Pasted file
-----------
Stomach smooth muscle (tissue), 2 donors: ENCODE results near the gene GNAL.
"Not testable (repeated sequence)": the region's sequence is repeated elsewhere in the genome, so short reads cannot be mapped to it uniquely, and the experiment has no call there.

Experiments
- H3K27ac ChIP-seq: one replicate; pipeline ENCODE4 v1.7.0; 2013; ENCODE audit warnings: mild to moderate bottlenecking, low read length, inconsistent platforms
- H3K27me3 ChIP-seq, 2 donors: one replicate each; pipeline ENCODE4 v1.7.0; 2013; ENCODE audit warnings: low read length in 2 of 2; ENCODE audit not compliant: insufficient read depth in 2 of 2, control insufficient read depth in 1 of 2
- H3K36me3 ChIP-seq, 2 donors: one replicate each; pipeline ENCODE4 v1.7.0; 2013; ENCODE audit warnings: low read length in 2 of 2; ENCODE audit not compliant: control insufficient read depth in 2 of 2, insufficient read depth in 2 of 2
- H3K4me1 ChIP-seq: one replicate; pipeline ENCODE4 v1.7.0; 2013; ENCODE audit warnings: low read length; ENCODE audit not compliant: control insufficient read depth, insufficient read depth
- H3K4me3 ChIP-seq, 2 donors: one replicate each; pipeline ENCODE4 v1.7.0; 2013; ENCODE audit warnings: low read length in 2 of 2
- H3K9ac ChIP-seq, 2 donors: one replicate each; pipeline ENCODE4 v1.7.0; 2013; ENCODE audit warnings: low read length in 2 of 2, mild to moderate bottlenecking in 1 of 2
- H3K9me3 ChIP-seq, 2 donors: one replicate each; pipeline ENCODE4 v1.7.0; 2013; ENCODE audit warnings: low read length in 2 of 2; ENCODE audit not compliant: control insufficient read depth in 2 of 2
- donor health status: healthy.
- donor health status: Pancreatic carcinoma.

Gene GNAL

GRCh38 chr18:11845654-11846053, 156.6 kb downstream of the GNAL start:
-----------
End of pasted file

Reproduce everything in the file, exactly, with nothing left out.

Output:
Stomach smooth muscle (tissue), 2 donors: ENCODE results near the gene GNAL.
"Not testable (repeated sequence)": the region's sequence is repeated elsewhere in the genome, so short reads cannot be mapped to it uniquely, and the experiment has no call there.

Experiments
- H3K27ac ChIP-seq: one replicate; pipeline ENCODE4 v1.7.0; 2013; ENCODE audit warnings: mild to moderate bottlenecking, low read length, inconsistent platforms
- H3K27me3 ChIP-seq, 2 donors: one replicate each; pipeline ENCODE4 v1.7.0; 2013; ENCODE audit warnings: low read length in 2 of 2; ENCODE audit not compliant: insufficient read depth in 2 of 2, control insufficient read depth in 1 of 2
- H3K36me3 ChIP-seq, 2 donors: one replicate each; pipeline ENCODE4 v1.7.0; 2013; ENCODE audit warnings: low read length in 2 of 2; ENCODE audit not compliant: control insufficient read depth in 2 of 2, insufficient read depth in 2 of 2
- H3K4me1 ChIP-seq: one replicate; pipeline ENCODE4 v1.7.0; 2013; ENCODE audit warnings: low read length; ENCODE audit not compliant: control insufficient read depth, insufficient read depth
- H3K4me3 ChIP-seq, 2 donors: one replicate each; pipeline ENCODE4 v1.7.0; 2013; ENCODE audit warnings: low read length in 2 of 2
- H3K9ac ChIP-seq, 2 donors: one replicate each; pipeline ENCODE4 v1.7.0; 2013; ENCODE audit warnings: low read length in 2 of 2, mild to moderate bottlenecking in 1 of 2
- H3K9me3 ChIP-seq, 2 donors: one replicate each; pipeline ENCODE4 v1.7.0; 2013; ENCODE audit warnings: low read length in 2 of 2; ENCODE audit not compliant: control insufficient read depth in 2 of 2
- donor health status: healthy.
- donor health status: Pancreatic carcinoma.

Gene GNAL

GRCh38 chr18:11845654-11846053, 156.6 kb downstream of the GNAL start: